'Horns unhooked (cont.)
Posted: Thursday October 4, 2007 12:29PM; Updated: Thursday October 4, 2007 2:25PM
It would be way too simplistic to suggest the 'Horns are incapable of winning championships without a once-in-a-generation quarterback. For one thing, it takes far more than one player to field an elite team, and Brown's program has assembled no shortage of talent. (Three of Texas' past four classes have rated among Rivals.com's top 10.)
Furthermore, Texas' own rival, Oklahoma, has won four Big 12 titles and one national championship behind a series of different signal-callers -- Josh Heupel (2000), Nate Hybl ('02), Jason White (''04) and Paul Thompson ('06) -- none of whom went on to start for an NFL franchise like Young.
But for all the oohs-and-ahhs he garnered for his running ability or his touch on the deep ball, Young always drew more praise from those within the program for his leadership ability. It's the kind of intangible quality championship teams possess -- and which both disciplinary issues and the rugged on-field play indicate may be lacking from the current 'Horns.
"Not everyone is a leader," Young told the Morning News. "Not everyone wants that kind of pressure. Not everyone wants to be the one to tell a star guy on your football team, 'You need to slow down.' "
Who is that guy on the current Texas team? For most teams, it's the quarterback, but Texas' QB, Colt McCoy, is only a sophomore. His surprising success last season (2,570 yards, an NCAA freshman-record 29 touchdown passes and just seven interceptions) was a major reason the 'Horns were able to race to a 9-1 start (they lost their last two regular-season games, to K-State and Texas A&M, when McCoy got hurt), while the presence of accomplished veterans like cornerback Aaron Ross, offensive lineman Justin Blalock and defensive end Tim Crowder ensured McCoy didn't necessarily need to morph into a Vince-like leader overnight.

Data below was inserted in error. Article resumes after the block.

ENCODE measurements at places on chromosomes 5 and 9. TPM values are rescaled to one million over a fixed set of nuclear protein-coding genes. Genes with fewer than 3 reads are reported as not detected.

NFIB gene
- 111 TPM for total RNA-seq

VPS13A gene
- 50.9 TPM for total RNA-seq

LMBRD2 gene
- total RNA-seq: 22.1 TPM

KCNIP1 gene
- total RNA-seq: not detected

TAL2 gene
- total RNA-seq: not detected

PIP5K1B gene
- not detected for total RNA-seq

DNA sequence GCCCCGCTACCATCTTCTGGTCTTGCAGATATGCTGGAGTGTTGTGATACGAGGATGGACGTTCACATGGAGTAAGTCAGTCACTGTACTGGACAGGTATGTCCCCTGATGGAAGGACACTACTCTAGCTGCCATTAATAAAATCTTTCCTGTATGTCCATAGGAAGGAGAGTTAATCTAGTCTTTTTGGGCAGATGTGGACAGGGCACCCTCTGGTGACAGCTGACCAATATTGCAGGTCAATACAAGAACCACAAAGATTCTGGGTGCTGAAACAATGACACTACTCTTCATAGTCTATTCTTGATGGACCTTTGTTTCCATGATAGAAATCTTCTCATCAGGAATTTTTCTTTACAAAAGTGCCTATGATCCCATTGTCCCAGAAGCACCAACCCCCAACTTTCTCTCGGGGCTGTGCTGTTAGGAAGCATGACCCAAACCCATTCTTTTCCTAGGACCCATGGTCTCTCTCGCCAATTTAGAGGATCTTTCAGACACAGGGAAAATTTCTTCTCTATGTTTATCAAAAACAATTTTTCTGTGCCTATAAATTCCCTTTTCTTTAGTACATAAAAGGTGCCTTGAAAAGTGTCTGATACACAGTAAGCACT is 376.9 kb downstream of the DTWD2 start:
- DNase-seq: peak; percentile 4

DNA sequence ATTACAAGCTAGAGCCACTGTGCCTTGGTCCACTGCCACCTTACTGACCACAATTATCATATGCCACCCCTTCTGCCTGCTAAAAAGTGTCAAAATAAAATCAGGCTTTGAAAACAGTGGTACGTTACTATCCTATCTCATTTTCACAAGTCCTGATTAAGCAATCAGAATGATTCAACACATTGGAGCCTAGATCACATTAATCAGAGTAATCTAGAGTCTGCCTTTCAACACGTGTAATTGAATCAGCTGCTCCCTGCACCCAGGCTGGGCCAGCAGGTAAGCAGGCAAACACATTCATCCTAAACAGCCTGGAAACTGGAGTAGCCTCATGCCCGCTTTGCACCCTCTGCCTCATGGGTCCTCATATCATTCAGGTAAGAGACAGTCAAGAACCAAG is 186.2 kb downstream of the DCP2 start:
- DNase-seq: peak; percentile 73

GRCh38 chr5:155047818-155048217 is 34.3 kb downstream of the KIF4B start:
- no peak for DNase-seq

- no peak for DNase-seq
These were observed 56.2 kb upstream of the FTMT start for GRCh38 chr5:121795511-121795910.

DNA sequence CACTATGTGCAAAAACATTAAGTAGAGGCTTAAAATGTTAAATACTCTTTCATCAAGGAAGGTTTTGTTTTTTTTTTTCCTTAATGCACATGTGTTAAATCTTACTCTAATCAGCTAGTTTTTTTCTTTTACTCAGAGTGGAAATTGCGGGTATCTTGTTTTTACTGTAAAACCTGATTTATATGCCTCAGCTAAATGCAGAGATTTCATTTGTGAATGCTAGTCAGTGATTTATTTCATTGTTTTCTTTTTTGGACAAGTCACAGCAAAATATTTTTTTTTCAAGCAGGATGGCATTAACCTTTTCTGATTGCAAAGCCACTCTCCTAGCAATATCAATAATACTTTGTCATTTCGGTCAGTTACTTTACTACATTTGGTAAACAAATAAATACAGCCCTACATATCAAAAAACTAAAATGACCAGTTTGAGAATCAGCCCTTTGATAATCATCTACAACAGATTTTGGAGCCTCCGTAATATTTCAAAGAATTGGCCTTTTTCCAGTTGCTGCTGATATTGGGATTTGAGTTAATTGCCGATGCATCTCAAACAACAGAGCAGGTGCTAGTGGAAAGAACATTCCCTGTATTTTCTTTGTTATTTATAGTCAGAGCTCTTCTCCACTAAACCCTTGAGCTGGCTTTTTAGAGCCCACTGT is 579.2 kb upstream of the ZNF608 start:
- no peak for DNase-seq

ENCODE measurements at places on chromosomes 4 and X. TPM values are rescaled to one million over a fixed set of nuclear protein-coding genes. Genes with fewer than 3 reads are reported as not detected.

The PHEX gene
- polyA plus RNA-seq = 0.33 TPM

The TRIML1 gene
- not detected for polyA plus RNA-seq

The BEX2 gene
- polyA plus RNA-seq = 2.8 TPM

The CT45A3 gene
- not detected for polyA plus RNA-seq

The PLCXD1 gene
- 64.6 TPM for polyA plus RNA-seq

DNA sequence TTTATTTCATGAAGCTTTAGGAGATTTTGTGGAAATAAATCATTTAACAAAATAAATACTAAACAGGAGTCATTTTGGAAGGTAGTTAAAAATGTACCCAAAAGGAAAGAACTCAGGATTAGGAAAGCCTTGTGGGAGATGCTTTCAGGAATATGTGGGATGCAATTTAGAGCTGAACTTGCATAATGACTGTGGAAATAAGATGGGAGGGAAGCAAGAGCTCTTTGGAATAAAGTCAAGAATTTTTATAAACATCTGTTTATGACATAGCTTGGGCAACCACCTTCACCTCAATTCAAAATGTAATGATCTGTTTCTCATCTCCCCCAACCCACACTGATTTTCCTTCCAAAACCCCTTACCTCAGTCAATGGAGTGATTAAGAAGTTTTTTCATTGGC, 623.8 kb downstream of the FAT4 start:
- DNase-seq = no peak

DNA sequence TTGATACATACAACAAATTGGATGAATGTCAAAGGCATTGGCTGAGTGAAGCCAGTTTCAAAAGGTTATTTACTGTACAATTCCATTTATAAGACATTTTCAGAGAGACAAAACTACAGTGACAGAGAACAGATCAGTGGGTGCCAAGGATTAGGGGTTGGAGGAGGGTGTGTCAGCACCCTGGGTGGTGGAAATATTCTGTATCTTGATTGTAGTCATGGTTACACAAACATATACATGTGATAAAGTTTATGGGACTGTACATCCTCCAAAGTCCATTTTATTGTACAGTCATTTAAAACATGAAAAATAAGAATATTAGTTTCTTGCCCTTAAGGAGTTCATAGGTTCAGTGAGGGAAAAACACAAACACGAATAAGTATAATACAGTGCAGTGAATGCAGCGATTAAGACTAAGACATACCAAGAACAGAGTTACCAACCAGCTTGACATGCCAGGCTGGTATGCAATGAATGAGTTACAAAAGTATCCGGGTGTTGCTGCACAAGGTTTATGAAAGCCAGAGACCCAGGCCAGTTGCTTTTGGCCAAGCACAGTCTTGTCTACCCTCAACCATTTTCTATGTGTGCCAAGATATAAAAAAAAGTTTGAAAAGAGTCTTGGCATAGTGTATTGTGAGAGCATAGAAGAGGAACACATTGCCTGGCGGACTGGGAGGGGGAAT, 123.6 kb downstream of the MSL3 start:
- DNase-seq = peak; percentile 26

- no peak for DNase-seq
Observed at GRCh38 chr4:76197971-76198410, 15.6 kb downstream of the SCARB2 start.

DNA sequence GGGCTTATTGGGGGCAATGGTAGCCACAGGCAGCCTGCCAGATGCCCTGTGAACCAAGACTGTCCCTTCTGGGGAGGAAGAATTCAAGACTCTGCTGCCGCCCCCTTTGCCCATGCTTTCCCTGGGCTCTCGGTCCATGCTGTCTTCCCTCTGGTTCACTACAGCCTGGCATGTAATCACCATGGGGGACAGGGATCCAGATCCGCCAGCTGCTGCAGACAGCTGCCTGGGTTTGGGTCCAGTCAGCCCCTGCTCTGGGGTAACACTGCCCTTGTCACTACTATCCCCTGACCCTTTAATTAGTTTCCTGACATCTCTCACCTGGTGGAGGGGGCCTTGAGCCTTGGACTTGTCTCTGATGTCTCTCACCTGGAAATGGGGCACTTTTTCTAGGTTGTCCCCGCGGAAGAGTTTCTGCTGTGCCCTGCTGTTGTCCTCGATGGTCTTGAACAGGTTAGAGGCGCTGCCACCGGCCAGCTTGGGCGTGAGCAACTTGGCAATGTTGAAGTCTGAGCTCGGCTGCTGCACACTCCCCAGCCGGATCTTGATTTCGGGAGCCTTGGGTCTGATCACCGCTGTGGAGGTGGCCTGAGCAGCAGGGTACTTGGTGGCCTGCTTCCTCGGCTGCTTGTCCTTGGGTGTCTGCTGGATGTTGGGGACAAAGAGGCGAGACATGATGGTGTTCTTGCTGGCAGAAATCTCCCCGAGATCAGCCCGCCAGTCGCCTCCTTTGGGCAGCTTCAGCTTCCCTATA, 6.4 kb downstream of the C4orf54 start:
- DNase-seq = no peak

Heading into this season, however, McCoy, a fixture on many preseason Heisman lists, became the unquestioned face of the current 'Horns. During a spring visit to Austin, the visibly bulked-up quarterback talked excitedly about his new role on the team (he initiated offseason passing drills with his receivers as far back as January) and the dreamy prospects for Texas' talent-laden offense. "There's no reason why we shouldn't be great," he said.
So far, that hasn't been the case. McCoy, the nation's eighth-rated passer last season, has fallen all the way to 62nd. His completion percentage has dropped from 68.2 percent to 63.4, he's already thrown more interceptions (nine) than he did all of last season, and, adding injury to insult, he was briefly knocked out of the K-State game and later pulled for good after exhibiting symptoms of a concussion.